17  FEB Staff Report 

In alignment with the Cincinnati PRIDE  statement, Cincinnati Black Pride announced it will host an all virtual Festival Week in June 2021. The Cincy Black PRIDE organizers have been adapting and creating new platforms for the regions Black LGBTQ+ community, and it's allies, to shine on and are excited to announce that Cincy Black PRIDE will continue with June Pride celebrations in a new, creative, and unique way that ensures the safety of residents and proper physical distancing.

Although we cannot gather in person, please join Cincy Black Pride online to celebrate this yearly event which brings us together to celebrate the brilliance and resilience of Greater Cincinnati’s Black LGBTQ+ community.  

We are loading up Virtual Pride with our most innovative Pride Festival to date! "Working hard with our dedicated executive leadership and irreplaceable committee members we are proud to coordinate this year's event. Cincy Black Pride is integral to creating meaningful collective

experiences for LGBTQ+ communities, and those experiences have a renewed importance during this difficult time," said K.A. Simpson, Board President for Cincinnati Black Pride. 


A full schedule of Cincy Black Pride will be posted soon on their website.


 05  MAY Staff Report 

Our K.A. gives local entrepreneur and long-time educator, Angela Houston  3 simple and proven LGBTQ resources in education today. 

Interview with African American author and playwright K.A. Simpson about how the American theatre has a role to play in the American racial crisis arena.  


BlackOut Cincinnati (BO): What is happening right now in Cincinnati regarding COVID-19? Are venues expected to close anytime soon?


K.A. Simpson (K.A.): Well, many are expecting the Delta variant to explode. In terms of what’s happening in the industry, area theatres are planning for a full on production schedule this year, after being dark for most of 2020. In terms of my own professional and personal creative journey, through a lot of hard work and a little luck, I've had a great opportunity, including producing, Bro'Kin River, the first live theatrical events at our Aronoff Center since it went dark in 2020. Throughout this process also, I’ve had the opportunity to work with Angela Houston, owner of Angela M. Houston Educational and Financial Counseling, and life-long professional educator to create a reading curriculum for high schoolers. 


BO: Like the rest of the country, American theatre is going through a political and racial crisis. How is Black Lives Matter changing theatre?


K.A.: Right now, different establishments in America are going through a rude awakening. BIPOC (Black and Indigenous People of Color) are coming out from the woodwork and are being given more opportunity. Some of the most interesting artwork is done by women and people of color, and we very much feel there’s not a lot of opportunities for us. Before, we were all fighting for the “token spot”: the room left by white cis males for one woman, one black person, one Native American, etc.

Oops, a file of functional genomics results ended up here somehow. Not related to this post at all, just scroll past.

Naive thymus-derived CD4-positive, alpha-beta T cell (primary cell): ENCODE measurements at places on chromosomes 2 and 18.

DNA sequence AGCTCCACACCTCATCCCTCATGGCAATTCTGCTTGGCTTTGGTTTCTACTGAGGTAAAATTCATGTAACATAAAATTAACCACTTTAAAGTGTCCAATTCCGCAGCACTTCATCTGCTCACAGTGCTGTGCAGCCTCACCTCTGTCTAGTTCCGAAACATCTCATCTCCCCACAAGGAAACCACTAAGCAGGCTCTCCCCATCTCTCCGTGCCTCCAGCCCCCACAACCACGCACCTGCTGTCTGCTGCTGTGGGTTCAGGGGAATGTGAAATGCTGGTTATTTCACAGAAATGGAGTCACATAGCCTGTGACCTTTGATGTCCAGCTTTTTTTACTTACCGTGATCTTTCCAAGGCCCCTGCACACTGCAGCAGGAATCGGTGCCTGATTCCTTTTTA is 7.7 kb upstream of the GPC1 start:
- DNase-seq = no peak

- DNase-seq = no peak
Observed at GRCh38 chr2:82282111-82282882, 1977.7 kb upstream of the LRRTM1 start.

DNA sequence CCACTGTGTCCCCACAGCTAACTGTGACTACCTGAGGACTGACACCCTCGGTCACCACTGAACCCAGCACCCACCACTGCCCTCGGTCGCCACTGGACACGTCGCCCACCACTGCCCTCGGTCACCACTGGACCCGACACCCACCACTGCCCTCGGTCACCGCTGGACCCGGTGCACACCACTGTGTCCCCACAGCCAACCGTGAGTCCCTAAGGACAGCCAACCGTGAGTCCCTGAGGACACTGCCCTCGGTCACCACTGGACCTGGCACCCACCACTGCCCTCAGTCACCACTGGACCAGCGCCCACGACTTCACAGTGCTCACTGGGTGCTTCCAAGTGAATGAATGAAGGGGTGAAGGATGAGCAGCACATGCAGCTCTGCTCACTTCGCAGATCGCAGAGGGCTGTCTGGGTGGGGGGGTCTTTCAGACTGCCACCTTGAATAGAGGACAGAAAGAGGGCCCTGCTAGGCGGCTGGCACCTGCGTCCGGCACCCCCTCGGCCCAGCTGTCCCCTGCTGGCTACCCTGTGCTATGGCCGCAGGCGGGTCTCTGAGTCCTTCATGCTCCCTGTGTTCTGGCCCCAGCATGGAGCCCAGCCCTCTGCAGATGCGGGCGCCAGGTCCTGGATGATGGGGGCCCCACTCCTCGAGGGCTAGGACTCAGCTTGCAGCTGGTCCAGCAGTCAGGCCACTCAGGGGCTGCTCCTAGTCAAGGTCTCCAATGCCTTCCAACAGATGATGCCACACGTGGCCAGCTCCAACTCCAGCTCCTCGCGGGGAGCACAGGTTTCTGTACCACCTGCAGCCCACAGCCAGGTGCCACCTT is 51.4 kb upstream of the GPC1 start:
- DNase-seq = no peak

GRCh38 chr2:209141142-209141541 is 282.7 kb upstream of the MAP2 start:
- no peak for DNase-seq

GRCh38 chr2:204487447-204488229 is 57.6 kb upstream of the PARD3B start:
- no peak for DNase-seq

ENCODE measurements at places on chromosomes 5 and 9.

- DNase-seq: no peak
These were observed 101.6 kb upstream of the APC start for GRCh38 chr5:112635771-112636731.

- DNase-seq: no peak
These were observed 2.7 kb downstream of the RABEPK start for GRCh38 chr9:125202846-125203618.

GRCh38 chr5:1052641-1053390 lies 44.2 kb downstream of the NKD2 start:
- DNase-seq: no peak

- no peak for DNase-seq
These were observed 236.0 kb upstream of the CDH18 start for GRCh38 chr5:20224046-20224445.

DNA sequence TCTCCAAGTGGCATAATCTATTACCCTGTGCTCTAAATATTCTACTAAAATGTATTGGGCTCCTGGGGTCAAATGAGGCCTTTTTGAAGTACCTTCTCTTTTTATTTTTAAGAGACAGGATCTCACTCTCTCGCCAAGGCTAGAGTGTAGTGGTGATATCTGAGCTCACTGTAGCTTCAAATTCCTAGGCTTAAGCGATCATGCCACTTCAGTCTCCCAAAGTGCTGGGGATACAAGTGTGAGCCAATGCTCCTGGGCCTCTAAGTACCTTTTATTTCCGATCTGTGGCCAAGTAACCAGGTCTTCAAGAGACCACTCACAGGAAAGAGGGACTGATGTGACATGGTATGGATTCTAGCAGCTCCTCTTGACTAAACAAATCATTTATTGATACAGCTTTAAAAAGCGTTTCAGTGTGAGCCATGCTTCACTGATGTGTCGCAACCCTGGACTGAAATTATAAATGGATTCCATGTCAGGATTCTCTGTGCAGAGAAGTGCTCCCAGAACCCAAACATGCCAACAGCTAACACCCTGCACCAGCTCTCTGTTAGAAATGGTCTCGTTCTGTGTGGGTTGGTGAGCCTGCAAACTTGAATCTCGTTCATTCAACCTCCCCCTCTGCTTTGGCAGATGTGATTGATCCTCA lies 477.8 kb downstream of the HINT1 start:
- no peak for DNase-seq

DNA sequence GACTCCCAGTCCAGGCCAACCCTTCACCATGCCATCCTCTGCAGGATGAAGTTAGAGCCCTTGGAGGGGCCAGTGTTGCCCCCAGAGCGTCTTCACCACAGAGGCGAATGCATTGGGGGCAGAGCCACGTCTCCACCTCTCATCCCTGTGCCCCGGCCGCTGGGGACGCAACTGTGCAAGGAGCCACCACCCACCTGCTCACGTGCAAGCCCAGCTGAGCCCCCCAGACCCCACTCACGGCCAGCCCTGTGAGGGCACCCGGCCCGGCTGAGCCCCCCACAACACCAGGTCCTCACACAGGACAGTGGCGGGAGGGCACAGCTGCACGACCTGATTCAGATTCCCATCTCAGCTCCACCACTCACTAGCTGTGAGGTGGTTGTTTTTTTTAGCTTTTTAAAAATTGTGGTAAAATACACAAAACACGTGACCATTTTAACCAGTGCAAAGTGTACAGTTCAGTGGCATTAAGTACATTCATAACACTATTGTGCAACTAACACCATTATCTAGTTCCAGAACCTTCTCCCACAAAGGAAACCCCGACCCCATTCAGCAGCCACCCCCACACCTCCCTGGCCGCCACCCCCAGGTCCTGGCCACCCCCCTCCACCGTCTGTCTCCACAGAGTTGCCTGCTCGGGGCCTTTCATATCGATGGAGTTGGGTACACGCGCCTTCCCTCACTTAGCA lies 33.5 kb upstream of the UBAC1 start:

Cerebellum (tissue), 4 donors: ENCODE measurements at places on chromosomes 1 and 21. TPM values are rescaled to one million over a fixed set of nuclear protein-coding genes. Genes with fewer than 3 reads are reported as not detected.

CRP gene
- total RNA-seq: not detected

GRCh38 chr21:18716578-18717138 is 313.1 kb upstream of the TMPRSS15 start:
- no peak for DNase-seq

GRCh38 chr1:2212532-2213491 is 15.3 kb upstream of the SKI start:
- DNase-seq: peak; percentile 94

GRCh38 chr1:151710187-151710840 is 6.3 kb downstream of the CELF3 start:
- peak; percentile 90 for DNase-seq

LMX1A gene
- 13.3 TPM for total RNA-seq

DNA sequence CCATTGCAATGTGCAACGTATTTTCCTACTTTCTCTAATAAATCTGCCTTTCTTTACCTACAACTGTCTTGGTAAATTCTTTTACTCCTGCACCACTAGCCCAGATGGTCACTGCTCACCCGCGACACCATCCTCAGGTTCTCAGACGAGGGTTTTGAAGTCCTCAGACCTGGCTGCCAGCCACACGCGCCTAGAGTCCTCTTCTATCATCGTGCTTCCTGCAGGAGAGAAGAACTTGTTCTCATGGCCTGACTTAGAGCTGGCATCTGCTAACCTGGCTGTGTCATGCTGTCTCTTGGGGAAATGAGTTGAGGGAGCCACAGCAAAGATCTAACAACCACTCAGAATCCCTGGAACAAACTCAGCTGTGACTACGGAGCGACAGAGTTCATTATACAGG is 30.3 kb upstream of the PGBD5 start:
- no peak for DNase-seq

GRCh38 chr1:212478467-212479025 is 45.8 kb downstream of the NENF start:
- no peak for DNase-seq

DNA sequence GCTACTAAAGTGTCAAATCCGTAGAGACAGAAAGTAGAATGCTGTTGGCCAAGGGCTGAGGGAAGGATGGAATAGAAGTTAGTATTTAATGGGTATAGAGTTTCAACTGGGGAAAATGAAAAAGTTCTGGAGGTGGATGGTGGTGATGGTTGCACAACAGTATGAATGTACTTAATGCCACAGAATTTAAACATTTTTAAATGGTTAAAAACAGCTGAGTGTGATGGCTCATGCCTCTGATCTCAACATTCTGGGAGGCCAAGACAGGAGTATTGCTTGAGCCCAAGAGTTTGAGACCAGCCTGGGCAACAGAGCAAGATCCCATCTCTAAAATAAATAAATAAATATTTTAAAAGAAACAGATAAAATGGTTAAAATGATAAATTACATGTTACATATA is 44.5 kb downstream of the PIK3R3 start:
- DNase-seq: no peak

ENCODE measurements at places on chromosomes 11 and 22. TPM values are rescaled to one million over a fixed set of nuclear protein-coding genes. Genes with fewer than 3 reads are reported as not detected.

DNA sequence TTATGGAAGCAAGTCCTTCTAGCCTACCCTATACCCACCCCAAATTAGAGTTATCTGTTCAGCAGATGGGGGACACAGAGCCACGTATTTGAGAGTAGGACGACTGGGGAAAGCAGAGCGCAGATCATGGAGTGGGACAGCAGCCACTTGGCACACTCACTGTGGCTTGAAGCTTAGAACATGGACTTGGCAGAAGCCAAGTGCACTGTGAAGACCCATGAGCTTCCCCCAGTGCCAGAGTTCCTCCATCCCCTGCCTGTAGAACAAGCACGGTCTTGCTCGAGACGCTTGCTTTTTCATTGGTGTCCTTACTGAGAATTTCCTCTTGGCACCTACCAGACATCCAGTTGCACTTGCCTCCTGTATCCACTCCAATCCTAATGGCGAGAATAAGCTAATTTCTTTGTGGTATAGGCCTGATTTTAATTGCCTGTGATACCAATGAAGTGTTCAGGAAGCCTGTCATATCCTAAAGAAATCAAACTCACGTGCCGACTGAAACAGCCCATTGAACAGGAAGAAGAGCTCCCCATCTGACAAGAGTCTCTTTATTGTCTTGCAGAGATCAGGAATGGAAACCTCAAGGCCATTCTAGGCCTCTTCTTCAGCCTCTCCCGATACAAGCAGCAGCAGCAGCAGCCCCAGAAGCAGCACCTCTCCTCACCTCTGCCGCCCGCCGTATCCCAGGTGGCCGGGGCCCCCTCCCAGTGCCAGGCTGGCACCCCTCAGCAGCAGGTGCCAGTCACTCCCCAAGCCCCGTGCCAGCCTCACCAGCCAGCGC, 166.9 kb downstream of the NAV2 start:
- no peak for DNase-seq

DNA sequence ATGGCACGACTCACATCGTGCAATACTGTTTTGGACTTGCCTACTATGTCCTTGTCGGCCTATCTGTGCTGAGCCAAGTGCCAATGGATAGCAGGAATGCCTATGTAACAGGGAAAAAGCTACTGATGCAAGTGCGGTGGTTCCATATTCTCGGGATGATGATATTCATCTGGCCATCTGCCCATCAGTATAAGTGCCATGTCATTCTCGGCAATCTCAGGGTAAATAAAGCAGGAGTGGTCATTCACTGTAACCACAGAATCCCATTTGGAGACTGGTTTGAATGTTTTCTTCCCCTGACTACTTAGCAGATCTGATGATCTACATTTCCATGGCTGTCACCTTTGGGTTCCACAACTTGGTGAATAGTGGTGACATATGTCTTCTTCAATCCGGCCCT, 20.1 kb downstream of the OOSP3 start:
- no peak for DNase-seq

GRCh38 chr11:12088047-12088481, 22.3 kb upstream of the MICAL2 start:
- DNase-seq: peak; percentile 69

BO: How is the fight taking place?


K.A.: Local art organizations are leading the way, like ArtsWave with Truth & Reconciliation initiative. Over the last year, ArtsWave has invested more than $1 million in direct funding for artists of color. 


BO: Can you speak about one of these projects? 


K.A.: Yeah, so Bro'Kin RIVER is an original 60-minute stage play I wrote back in 2018 and based on the true story of Margaret Garner, a Northern Kentucky slave who escaped from her plantation. Upon recapture, she took the life of her child instead of seeing her forced back into slavery.


Through the Truth & Reconciliation Grant, I was able to put it on at the Aronoff...the first live show they ran in 14 months. 


The play opens on Garner's 1856 Cincinnati trial, Garner is transcended to present day, entering on the day after the murder of George Floyd. As Garner comes to terms with her sudden travel through time to the precipice of the Black Lives Matter Movement, her character opens our eyes to the racism of the past, and how modern-day implicit-bias practices are not too far removed from that time


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BO: I’m guessing it was pretty successful...being the first live, in-person show at the Aronoff in 14 month? 


K.A.: It sure was. Sold out for all three nights of the run. And I'd say it was partly due to the type of folks wanting to start seeing theatrical performances. It seems as though the theatre subscriber base is changing. Traditionally, the biggest subscriber base has been white middle-aged middle-class women from the boomer generation or generation X. That kind of base has views rooted in a certain type of racism, which is why theaters are not producing the most challenging and artistically fulfilling works. Now, we’re seeing a mass audience diversification bringing a different audience estetic into the theaters. 


BO: Doesn’t that have as much to do with, as you mentioned earlier, more art organizations taking a chance on projects, created by people of color? 


K.A.: It’s definitely a case of which comes first; the chicken or the egg. They’re both connected. The value of the black dollar is huge: if black people around the world took one day off, we would take down the global economy. Whether in cinema (Spike Lee, Viola Davis, Angela Bassett, Lee Daniels, Jordan Peele, Tyler Perry) or in music (Beyoncé, Rihanna, Lizzo, Megan Thee Stallion, Janelle Monáe, we’ve had that power for some time now. 


Now we’re having a moment, so people want to give two or three spots to black and brown creatives… it’s upsetting because we’ve been saying this for years. 


BO: Well said. Well, thank you so much for your time and generosity.


K.A.: Thank you for interviewing me, it’s an honor.


 07 JUL Staff Report